Turn and address all of your evidence to the Judge/Chair. They are unlikely to know anything about you or your case in advance, so you will need to walk through your evidence slowly and methodically. They generally don’t want to hear your entire life story, so stick to the relevant, pertinent facts and don’t deviate at length into other areas that you are not asked about. Speak clearly and with sufficient volume in your voice so the Judge/Chair can hear above the noise of the courtroom. Don’t address your answers to the barrister, remember it’s the Judge/Chair who needs to be convinced, they are deciding on the case!
Tell the truth. It’s obviously an offence to give false evidence under oath, so stick with the truth. Its also clearer, a lot easier to remember and always has a consistency that will resonate with the listener.
Listen to each question, pause and only answer when you understand the question. If you do not understand the question ask for it to be explained to you. If you need to read an email or document to understand the question, simply ask the Judge/Chair if you can have a moment to read it.
When you have answered the question, stop and allow for a pause (however long) until you are asked the next question. Do not keep talking in order to fill the gap between questions.
Keep your answers narrow and to the point. Do not volunteer any unnecessary information or stray into speculation. Stick to the evidence of which you have direct, primary knowledge. That means not commenting on what other people might have thought or other matters that you were not directly a party to. If you were not at a meeting or party to a conversation, simply state that.
Do not offer editorial comment on a matter e.g. “that’s an interesting comment” or “to be honest” or “to be frank”. To say “to be frank” gives the impression that here to fore you have not been frank with the Court.
Also, try to avoid giving absolute answers e.g. “I never said…” or “ I never did…”. That kind of absolutist language can be used against you in cross examination, so better to say “ I recall I said… “ or “I don’t believe I did that”.
During your evidence pay attention and remain calm and cool at all times. Nobody performs as well as they think they will and the Court is well used to people appearing nervous. All the Judge/Chair wants is to try and distil from your evidence the primary, relevant facts you can speak to.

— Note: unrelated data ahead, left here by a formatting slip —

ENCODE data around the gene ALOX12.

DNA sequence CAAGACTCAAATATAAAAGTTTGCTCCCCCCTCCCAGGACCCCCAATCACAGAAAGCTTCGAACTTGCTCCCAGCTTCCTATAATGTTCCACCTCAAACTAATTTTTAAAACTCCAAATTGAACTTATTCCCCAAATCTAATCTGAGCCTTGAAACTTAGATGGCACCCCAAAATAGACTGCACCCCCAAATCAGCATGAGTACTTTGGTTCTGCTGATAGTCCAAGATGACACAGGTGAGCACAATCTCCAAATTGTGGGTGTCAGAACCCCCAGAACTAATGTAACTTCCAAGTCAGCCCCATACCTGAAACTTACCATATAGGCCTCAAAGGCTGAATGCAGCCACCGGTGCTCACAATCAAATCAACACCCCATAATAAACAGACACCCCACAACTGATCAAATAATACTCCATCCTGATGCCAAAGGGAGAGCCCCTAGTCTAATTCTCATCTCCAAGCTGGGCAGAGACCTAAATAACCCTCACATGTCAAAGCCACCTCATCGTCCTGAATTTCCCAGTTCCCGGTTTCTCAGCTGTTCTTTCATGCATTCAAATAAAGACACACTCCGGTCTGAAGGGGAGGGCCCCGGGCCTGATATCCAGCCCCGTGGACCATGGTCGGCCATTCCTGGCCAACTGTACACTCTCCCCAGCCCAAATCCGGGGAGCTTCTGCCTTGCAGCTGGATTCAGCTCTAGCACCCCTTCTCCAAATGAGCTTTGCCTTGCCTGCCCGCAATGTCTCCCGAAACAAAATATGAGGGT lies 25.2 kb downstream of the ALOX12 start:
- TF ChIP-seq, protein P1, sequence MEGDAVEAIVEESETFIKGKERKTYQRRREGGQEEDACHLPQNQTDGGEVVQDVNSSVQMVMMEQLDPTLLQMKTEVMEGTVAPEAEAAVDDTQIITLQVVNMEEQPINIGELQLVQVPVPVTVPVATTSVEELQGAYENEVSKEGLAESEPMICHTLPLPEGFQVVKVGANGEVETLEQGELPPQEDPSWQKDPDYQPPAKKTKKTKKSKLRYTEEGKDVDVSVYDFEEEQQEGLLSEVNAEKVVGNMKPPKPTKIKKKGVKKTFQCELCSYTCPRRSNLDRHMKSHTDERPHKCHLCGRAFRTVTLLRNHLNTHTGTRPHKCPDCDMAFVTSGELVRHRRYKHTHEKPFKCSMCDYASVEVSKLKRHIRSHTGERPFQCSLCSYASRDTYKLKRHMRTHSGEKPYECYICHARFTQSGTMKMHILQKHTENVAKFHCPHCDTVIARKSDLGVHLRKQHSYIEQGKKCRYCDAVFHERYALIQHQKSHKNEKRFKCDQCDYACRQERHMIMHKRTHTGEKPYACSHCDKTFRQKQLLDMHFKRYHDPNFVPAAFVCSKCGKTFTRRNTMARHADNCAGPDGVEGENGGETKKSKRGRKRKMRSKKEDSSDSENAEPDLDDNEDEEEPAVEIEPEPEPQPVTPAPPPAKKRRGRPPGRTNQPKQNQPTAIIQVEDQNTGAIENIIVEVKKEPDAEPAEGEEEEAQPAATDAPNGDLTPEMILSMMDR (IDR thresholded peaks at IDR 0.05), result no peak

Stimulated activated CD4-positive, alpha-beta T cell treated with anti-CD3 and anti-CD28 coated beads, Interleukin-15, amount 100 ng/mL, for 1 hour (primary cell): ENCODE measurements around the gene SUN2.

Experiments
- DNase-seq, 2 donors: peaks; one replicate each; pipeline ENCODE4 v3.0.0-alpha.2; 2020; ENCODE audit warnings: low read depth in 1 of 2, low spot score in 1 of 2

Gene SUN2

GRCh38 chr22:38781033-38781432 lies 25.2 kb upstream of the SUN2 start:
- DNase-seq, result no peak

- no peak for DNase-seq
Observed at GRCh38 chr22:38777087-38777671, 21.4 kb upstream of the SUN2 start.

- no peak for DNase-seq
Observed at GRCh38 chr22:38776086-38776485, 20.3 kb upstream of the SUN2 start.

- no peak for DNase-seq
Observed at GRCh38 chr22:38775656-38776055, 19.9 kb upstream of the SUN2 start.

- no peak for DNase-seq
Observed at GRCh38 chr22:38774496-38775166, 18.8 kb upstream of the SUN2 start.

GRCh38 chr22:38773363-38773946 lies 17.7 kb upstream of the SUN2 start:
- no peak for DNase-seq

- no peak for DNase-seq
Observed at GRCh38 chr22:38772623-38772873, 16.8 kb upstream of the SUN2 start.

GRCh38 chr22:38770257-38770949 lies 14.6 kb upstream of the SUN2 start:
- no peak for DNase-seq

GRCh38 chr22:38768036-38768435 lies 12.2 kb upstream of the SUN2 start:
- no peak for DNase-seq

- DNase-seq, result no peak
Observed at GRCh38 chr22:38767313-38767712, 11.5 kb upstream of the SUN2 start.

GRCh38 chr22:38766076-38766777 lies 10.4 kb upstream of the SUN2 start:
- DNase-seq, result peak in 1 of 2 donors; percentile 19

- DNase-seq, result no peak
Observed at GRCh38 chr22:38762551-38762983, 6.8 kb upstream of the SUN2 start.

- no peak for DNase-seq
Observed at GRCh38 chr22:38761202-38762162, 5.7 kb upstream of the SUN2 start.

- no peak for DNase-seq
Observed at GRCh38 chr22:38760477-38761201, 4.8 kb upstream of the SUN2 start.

Cross Examination – The Testing of Your Evidence
All witnesses dread cross examination, however, it’s a vital component of the judicial system and its best to consider it simply as a process, rather than some kind of personal battle with the opposing counsel or solicitor. Do not interrupt the questioner or get annoyed with them. Just allow the process to be undertaken and let them do their job. Your own advisors are unlikely to repeatedly interject or object, as they may have knowledge of the Judge/Chair and know the opposing counsel will likely be given wide leeway. Part of the process involves granting the other side an opportunity to poke, prod and test your evidence. But it’s also the role of the questioner to put certain contrary evidence that may have been given or is yet to be given to you, to allow you to respond.
Witnesses under cross examination, even those under quite offensive or outright rude cross examination, perform best when they turn away from their questioner and look at the Judge/Chair. The questioner may adopt any number of theatrical tricks to distract you or get under your skin with the aim of painting you in a certain light. They may take an aggressive tone, a sarcastic tone and incredulous tone. Often, if you are replying, they may ignore you and rustle their papers or start talking to their solicitor in an attempt to downplay the importance of your reply. Sometimes witnesses can get unsettled by the questioner simply consistently agreeing with them!
All of these devices can unsettle a witness. Do not look down at your legal team as if you need help when asked a question or put on the spot. You don’t need to be bullied by the questioner. Instead, there is a very simple mechanism to avoid being drawn into all of the theatrics – look at the Judge/Chair, not the questioner. If you are not looking at the questioner, it’s much easier to avoid the conflict and remain focussed on the primary reason you are here – to convince the Judge/Chair.